Tag Archives: Remote Working

A new study reveals what people really do when they work from home – Slate

A new survey suggests that most employers are dubious about tele-working with half of workers suggesting that their boss disapproves of remote working, and only 35% say it’s tolerated.

The same survey, perhaps, reinforces such doubts as it shows that 43% of workers have watched TV or a movie while “working” remotely, while 35% have done household chores, and 28% have cooked dinner.

This article, however, argues that tele-work can make workers more efficient, and represents a cheap way for employers to provide a valued workplace perk.

Read more at Slate.

Whatever happened to remote working? – The Guardian

Only 13% of the UK workforce work from home despite research suggesting a 13% increase in productivity for remote workers. This article questions why remote working has not become mainstream suggesting multiple issues, including:

  • A lack of trust in employees to work effectively without supervision.
  • A belief on the part of employees that promotion will be harder to achieve while working out-of-sight.
  • The attraction of the office as a social space.
  • Availability of, and costs involved in properly equipping the home with, necessary technology.
  • Laws that only grant parents the right to request flexible working.

Read more at The Guardian.

Working from Home: A Work in Progress – HBR Blog

Reporting work-in-progress data from new research, this post notes that US bank workers reported strong positive feeling about working from home. Moreover:

participants felt that they made more progress when they worked from home. The reasons they cited included increased focus, greater creativity, saved time that would otherwise have been spent commuting, and feeling relaxed and comfortable.

However, they go on to note that the nature of the work is important. In this case it was inherently independent and repetitive; other kinds of work may require more face-to-face interaction and less flexibility.

Read more on the HBR Blog.

New Research: Flexibility Versus Face Time – HBR Blog

As companies such as Yahoo! and Best Buy have rescinded flexible working programmes new research has looked at the experiences of flexible working from the perspective of MBA graduates.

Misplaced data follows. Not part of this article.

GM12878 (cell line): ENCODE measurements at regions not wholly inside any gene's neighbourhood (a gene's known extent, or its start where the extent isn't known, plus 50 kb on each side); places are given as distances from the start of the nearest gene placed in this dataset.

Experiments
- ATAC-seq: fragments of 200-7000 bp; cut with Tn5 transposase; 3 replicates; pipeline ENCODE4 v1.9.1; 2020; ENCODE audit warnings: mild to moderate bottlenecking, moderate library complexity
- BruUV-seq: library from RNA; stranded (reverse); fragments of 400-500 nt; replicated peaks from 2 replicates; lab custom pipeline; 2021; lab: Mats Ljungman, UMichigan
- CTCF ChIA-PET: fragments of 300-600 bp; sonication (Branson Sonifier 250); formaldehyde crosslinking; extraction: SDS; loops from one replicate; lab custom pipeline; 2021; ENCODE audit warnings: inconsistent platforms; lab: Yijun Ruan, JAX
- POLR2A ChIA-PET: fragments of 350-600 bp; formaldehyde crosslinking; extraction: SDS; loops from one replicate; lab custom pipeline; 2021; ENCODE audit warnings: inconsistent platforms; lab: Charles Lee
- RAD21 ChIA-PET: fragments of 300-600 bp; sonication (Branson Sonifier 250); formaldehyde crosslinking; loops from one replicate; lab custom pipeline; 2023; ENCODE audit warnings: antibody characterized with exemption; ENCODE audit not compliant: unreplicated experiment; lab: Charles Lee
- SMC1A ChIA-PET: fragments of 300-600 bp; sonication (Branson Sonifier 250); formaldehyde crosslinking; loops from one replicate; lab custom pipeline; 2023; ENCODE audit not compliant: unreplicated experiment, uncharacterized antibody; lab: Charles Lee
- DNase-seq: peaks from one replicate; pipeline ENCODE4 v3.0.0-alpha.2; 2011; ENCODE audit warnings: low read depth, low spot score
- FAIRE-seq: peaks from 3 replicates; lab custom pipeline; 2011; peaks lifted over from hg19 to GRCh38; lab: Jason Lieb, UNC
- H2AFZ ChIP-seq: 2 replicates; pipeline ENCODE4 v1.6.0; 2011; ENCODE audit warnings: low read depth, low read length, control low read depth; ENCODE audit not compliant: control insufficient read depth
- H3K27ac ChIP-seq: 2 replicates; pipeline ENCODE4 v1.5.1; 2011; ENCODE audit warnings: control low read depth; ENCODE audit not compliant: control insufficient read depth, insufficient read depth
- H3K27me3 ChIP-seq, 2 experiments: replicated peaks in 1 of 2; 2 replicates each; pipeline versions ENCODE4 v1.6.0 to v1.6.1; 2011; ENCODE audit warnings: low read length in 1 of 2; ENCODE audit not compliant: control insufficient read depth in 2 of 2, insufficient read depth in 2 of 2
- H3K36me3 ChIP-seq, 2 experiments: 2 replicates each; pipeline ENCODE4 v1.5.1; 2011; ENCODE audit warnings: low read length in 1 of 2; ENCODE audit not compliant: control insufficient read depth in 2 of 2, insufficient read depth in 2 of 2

Most reported at least some flexibility in their workplace and this was used equally by male and female respondents. Women, however, were more likely to be remote workers whereas men were more likely to use flexible working hours within their regular workplaces.

The survey also found that a lack of flexibility would damage the career aspirations of ‘high potential employees’. This particularly impacted female workers who, in workplaces with little or no flexible working, would be less likely to go after ‘stretch assignments and promotions’.

Read more on the HBR Blog.

Winning Support for Flexible Work – HBR Blog

Even as new communications technologies make flexible working more possible the reality is that few companies have official policies and even fewer managers are open to or equipped to handle employees with alternative schedules. Furthermore, despite research demonstrating improved productivity, there are still issues of trust, with a persistent belief that flexible and remote working encourages a lax attitude to work.

This blog post suggests that workers may be able to help themselves get the flexible working patterns they want by being clear about what they need, and by working with employers to respond to their needs and show that work does get done and that flexible working may even be a net gain to the organisation.

Read more on the HBR Blog.

American men work from home more than women – Quartz

Vickie Elmer reports on research that shows more US men engage in remote working than women.

Data from 556 telephone interviews with full-time workers showed that 36% of men reported doing most of their work from remote places, including home, compared to 23% of women. This echoes previous research that showed a higher proportion of men than women taking advantage of remote working.

Read more on Quartz.